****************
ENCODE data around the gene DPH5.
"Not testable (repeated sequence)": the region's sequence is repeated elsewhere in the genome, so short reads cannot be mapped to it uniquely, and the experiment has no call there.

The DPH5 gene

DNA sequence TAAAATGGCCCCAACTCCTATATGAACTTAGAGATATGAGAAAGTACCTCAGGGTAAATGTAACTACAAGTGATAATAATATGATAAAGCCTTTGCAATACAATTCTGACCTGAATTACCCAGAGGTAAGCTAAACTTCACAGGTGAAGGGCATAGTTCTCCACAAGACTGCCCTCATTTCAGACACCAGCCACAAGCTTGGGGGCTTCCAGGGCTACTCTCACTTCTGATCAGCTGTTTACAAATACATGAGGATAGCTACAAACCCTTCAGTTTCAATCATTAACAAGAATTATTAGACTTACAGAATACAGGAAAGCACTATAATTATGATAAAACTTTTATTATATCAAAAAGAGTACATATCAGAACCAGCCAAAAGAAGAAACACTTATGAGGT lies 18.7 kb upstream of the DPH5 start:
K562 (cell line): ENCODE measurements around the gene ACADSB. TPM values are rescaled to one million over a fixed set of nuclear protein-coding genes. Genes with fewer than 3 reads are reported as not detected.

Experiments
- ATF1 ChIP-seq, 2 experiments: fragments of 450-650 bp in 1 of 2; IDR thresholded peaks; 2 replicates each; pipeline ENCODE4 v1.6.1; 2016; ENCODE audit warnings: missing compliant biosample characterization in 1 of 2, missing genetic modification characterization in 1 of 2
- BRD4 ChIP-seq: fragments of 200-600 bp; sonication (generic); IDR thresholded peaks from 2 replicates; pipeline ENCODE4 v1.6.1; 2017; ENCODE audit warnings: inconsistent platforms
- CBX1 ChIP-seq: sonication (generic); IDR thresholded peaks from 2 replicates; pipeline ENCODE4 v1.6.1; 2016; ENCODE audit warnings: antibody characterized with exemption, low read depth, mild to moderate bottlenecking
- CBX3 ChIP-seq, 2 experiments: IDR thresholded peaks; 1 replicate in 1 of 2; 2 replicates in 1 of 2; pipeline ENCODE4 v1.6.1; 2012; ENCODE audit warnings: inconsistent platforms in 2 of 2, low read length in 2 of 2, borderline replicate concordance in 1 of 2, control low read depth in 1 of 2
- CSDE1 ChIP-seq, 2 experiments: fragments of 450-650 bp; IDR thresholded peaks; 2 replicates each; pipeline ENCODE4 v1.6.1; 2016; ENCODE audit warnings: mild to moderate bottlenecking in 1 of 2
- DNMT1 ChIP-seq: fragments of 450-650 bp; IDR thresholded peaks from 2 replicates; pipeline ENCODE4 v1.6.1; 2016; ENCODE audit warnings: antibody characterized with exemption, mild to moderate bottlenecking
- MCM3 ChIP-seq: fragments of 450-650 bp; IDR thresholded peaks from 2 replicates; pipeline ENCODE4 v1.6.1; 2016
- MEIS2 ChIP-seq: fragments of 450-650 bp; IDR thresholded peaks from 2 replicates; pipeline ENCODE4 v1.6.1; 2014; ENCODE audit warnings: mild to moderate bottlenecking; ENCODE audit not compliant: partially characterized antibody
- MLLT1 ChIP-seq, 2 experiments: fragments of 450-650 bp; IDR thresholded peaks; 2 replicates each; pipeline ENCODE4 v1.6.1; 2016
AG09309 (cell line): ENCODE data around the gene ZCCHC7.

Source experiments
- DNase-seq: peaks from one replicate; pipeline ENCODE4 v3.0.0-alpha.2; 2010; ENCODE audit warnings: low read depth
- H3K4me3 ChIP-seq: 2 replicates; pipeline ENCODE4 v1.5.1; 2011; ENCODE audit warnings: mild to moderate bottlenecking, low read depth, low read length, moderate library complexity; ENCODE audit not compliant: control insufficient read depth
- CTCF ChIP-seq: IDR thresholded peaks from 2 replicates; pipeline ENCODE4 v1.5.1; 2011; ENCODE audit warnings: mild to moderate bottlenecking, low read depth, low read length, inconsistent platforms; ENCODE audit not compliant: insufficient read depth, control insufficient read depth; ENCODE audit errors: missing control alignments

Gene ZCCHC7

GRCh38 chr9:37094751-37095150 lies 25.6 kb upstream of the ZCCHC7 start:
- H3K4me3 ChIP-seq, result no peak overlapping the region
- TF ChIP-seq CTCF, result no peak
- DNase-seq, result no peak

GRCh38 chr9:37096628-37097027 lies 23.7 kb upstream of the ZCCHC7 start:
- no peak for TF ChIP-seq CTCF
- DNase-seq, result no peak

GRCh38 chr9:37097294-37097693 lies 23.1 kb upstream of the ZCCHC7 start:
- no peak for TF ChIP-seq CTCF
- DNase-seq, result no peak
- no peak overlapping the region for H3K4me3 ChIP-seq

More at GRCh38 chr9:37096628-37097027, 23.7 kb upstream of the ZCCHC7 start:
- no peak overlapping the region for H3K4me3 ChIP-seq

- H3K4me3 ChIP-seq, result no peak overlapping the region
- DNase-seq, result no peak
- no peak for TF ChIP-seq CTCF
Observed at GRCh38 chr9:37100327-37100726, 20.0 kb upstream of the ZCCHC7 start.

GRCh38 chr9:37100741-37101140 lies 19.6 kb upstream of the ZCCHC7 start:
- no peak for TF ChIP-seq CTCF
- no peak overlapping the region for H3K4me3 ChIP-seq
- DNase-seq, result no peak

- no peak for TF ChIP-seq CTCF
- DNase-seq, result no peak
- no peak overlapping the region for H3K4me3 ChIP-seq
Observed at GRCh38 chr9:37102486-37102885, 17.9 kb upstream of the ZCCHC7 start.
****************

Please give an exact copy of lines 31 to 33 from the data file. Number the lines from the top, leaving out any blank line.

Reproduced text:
- DNase-seq, result no peak
- no peak overlapping the region for H3K4me3 ChIP-seq

More at GRCh38 chr9:37096628-37097027, 23.7 kb upstream of the ZCCHC7 start: